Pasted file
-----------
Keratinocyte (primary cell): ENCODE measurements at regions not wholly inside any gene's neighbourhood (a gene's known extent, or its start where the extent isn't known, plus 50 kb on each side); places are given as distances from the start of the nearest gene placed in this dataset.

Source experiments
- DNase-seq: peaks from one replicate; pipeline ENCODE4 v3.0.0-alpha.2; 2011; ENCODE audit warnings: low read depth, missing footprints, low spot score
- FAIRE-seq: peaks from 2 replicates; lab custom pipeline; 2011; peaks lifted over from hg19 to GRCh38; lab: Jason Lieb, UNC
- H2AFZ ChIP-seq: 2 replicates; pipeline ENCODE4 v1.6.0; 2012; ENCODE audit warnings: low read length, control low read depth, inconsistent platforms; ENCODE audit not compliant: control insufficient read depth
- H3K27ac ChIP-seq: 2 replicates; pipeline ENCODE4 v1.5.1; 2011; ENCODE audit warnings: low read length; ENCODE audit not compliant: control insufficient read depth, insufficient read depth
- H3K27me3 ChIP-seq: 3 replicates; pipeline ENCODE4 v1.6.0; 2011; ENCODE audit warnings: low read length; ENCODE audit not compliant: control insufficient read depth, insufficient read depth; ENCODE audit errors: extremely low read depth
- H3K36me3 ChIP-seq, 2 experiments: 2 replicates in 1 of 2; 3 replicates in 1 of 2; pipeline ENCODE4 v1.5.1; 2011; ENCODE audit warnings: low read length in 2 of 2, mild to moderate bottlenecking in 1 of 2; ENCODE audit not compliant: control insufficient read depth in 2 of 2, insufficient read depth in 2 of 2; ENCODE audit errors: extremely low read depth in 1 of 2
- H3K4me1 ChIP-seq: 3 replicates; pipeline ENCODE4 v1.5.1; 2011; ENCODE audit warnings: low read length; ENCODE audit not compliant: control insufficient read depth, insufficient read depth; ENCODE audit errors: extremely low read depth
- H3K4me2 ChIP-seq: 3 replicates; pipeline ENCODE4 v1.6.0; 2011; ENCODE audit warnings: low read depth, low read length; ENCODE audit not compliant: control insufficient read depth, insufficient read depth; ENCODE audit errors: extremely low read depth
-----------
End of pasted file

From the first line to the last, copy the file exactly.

Keratinocyte (primary cell): ENCODE measurements at regions not wholly inside any gene's neighbourhood (a gene's known extent, or its start where the extent isn't known, plus 50 kb on each side); places are given as distances from the start of the nearest gene placed in this dataset.

Source experiments
- DNase-seq: peaks from one replicate; pipeline ENCODE4 v3.0.0-alpha.2; 2011; ENCODE audit warnings: low read depth, missing footprints, low spot score
- FAIRE-seq: peaks from 2 replicates; lab custom pipeline; 2011; peaks lifted over from hg19 to GRCh38; lab: Jason Lieb, UNC
- H2AFZ ChIP-seq: 2 replicates; pipeline ENCODE4 v1.6.0; 2012; ENCODE audit warnings: low read length, control low read depth, inconsistent platforms; ENCODE audit not compliant: control insufficient read depth
- H3K27ac ChIP-seq: 2 replicates; pipeline ENCODE4 v1.5.1; 2011; ENCODE audit warnings: low read length; ENCODE audit not compliant: control insufficient read depth, insufficient read depth
- H3K27me3 ChIP-seq: 3 replicates; pipeline ENCODE4 v1.6.0; 2011; ENCODE audit warnings: low read length; ENCODE audit not compliant: control insufficient read depth, insufficient read depth; ENCODE audit errors: extremely low read depth
- H3K36me3 ChIP-seq, 2 experiments: 2 replicates in 1 of 2; 3 replicates in 1 of 2; pipeline ENCODE4 v1.5.1; 2011; ENCODE audit warnings: low read length in 2 of 2, mild to moderate bottlenecking in 1 of 2; ENCODE audit not compliant: control insufficient read depth in 2 of 2, insufficient read depth in 2 of 2; ENCODE audit errors: extremely low read depth in 1 of 2
- H3K4me1 ChIP-seq: 3 replicates; pipeline ENCODE4 v1.5.1; 2011; ENCODE audit warnings: low read length; ENCODE audit not compliant: control insufficient read depth, insufficient read depth; ENCODE audit errors: extremely low read depth
- H3K4me2 ChIP-seq: 3 replicates; pipeline ENCODE4 v1.6.0; 2011; ENCODE audit warnings: low read depth, low read length; ENCODE audit not compliant: control insufficient read depth, insufficient read depth; ENCODE audit errors: extremely low read depth